User-run reports: The PBM should offer a tool that gives a client an option to run a wide range of reports to gain an in-depth understanding of all activity. To maximize the effectiveness and ease of use of the reports, the PBM should ensure the reports are categorized into varying levels depending on how the reports will be used. For example, while all user levels will be able to access savings data, the claims professional should be able to access detailed claims information to help maximize savings opportunities such as individual reports that identify home delivery conversion opportunities, details on narcotics use and details on each injured worker.

     

     

    Management level users should be able to run reports to assist with managing the claims professional, such as a report providing exception or override information as well as a report providing details on actions sent to the PBM.

     

     

    Other available reports should include: savings reports that can be sorted by a range of time periods, jurisdictions, groups and/or branches, pharmacy network utilization and savings reports, generic efficiency and opportunity, as well as a wide range of trending reports including top prescribing physicians, top therapeutic classifications, top pharmacy medications, top ICD-9, top injury type and reports detailing prescribing physician habits.

     

    Drug utilization review report:  To provide information on savings achieved as a result of the program, the PBM should have a detailed DUR report.  This report should provide information on savings achieved as a result of the program and should document savings in distinct areas rather than broad categories in order to provide the complete picture of DUR activity.(WCxKit)

    Ad-hoc reporting: In addition to user-run reports and reports detailing DUR activity and savings, the PBM should have the ability to supply ad-hoc reports to assist with narcotic utilization management. If the PBM captures the data, then the PBM should be able to provide reports based on those data elements.

     

     

    Summary

    By partnering with a PBM, workers compensation payors can put an effective narcotics utilization strategy into place. A relationship with a strong PBM partner experienced in workers compensation will enable the payor to not only monitor utilization but stop point-of-sale fulfillment of unnecessary narcotics.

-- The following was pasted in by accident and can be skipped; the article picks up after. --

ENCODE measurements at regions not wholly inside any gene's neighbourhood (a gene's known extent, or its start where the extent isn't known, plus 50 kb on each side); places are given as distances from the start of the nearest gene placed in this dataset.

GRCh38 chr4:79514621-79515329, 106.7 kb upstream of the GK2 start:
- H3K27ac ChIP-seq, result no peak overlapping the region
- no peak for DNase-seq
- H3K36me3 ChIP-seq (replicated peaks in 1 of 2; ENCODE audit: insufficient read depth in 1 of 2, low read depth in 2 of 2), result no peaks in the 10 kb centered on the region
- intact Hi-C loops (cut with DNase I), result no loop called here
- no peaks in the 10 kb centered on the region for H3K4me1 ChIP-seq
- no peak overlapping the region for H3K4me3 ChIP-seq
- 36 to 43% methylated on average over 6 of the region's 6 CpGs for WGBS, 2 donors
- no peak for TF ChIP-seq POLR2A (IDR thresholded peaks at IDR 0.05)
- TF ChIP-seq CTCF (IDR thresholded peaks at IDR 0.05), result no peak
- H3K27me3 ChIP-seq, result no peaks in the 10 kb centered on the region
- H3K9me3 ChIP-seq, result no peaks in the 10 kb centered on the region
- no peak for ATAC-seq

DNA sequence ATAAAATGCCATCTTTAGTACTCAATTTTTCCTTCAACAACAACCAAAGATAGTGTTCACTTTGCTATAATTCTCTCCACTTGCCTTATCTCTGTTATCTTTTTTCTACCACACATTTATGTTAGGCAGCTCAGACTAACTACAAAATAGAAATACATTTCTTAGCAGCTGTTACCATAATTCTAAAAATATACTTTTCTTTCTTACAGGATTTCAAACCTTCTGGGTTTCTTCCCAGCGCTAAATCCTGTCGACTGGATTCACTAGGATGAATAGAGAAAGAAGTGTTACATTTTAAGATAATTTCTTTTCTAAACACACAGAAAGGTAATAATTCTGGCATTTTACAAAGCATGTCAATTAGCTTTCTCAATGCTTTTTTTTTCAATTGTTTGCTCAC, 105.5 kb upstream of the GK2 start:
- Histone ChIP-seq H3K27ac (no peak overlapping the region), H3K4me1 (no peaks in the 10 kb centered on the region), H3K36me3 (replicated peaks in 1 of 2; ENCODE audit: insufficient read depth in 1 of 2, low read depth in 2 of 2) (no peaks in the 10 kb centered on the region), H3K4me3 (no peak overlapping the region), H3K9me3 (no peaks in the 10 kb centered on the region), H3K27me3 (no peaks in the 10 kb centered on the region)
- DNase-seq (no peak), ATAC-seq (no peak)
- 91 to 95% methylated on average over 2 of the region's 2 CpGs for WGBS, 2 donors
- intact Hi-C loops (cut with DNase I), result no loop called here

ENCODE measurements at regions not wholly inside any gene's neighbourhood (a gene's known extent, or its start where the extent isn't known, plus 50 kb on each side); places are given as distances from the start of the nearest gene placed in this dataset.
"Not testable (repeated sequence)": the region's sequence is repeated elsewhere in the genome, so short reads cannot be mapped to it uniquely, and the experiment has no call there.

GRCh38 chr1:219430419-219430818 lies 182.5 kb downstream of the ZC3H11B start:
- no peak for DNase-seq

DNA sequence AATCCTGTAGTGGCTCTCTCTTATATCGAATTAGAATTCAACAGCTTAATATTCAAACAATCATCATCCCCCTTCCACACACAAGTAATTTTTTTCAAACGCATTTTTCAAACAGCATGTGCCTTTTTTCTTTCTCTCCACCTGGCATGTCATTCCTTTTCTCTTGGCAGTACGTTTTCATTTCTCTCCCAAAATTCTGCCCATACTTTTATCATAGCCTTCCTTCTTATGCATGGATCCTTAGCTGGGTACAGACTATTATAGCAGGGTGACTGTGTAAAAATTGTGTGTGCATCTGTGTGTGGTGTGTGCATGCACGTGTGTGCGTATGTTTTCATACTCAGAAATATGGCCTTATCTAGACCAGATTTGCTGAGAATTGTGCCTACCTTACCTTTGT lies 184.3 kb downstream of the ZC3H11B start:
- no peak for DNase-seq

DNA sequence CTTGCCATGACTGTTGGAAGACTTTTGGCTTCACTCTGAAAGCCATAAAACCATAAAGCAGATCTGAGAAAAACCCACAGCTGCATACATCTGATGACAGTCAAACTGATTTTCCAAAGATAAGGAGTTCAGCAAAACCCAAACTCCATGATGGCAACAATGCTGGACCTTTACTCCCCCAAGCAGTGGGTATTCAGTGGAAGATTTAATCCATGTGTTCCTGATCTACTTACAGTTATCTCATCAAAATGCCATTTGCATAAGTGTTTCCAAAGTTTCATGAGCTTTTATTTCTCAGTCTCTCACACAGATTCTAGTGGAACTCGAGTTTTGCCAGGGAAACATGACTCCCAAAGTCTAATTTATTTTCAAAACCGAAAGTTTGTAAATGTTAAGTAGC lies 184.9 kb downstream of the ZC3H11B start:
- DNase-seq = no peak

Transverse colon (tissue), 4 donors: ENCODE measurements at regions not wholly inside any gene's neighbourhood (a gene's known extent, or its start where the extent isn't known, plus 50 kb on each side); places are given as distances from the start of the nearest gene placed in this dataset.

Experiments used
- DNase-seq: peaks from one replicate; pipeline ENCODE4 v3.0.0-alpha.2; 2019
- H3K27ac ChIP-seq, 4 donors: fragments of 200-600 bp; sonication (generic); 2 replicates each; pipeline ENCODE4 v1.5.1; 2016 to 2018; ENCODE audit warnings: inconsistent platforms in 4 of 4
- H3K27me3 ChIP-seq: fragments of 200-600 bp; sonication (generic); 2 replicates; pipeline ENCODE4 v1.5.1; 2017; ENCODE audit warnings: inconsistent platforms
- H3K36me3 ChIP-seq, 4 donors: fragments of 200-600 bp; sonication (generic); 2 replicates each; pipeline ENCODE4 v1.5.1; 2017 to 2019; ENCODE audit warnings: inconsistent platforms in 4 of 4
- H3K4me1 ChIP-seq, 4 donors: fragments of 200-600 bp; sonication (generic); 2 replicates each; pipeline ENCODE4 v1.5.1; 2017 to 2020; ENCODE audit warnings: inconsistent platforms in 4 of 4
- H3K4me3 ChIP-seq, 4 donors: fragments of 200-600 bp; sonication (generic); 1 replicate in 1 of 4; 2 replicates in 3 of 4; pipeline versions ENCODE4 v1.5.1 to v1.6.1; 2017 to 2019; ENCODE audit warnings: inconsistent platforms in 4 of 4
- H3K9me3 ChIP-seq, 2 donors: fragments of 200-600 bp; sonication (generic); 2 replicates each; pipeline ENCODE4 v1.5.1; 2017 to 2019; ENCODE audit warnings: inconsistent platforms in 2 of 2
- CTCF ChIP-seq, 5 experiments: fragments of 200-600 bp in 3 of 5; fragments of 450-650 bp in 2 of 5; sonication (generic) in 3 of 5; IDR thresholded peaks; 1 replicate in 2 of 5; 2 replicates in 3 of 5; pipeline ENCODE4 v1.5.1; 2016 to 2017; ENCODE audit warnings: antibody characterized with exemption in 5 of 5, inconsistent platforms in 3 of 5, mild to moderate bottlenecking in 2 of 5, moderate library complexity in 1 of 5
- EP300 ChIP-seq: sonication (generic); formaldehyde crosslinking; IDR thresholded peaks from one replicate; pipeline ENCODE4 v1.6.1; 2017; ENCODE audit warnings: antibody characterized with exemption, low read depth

Author Tron Emptage, who holds a BS in Pharmacy, is Chief Clinical & Compliance Officer with Progressive Medical. Mr. Emptage has overseen Pharmacy Services, Clinical Services, National Account Management served as Vice President of Strategic Initiatives and Executive Vice President of Business. His 20-year plus experience in pharmaceutical and managed care defines him as a key player in moving the company forward in the arena of national pharmaceutical managed care. Contact him: tron.emptage@progressive-medical.com or 800.777.3574 or visit Progressive Medical.

    Get more information here: http://www.workcomptransformation.com/narcotics-quandary/

    About Progressive Medical
    Progressive Medical offers cost management services and programs to the workers compensation industry. By combining its clinical expertise with access to an expansive network of pharmacies, home health care services and medical equipment and supplies, the company enables its clients to manage costs while providing quality care to injured workers. Learn more at Progressive Medical or call 866.939.5365.

    Manage Your Workers Compensation Program:

    Reduce Your Costs 20-50%

    http://corner.advisen.com/partners_wctoolkit_book.html


    WORK COMP CALCULATOR: 
    http://www.LowerWC.com/calculator.php

    MODIFIED DUTY CALCULATOR:  http://www.LowerWC.com/transitional-duty-cost-calculator.php

    WC GROUP: http://www.linkedin.com/groups?homeNewMember=&gid=1922050/

    SUBSCRIBE: Workers Comp Resource Center Newsletter

     

    Do not use this information without independent verification. All state laws vary. You should consult with your insurance broker or agent about workers comp issues.

     

    ©2011 Amaxx Risk Solutions, Inc. All rights reserved under International Copyright Law. If you would like permission to reprint this material, contact Info@ReduceYourWorkersComp.com.

     

    Professional Development Resource

    Learn How to Reduce Workers Comp Costs 20% to 50%"Workers Compensation Management Program: Reduce Costs 20% to 50%"
    Lower your workers compensation expense by using the
    guidebook from Advisen and the Workers Comp Resource Center.
    Perfect for promotional distribution by brokers and agents!
    Learn More

    Please don't print this Website

    Unnecessary printing not only means unnecessary cost of paper and inks, but also avoidable environmental impact on producing and shipping these supplies. Reducing printing can make a small but a significant impact.

    Instead use the PDF download option, provided on the page you tried to print.

    Powered by "Unprintable Blog" for Wordpress - www.greencp.de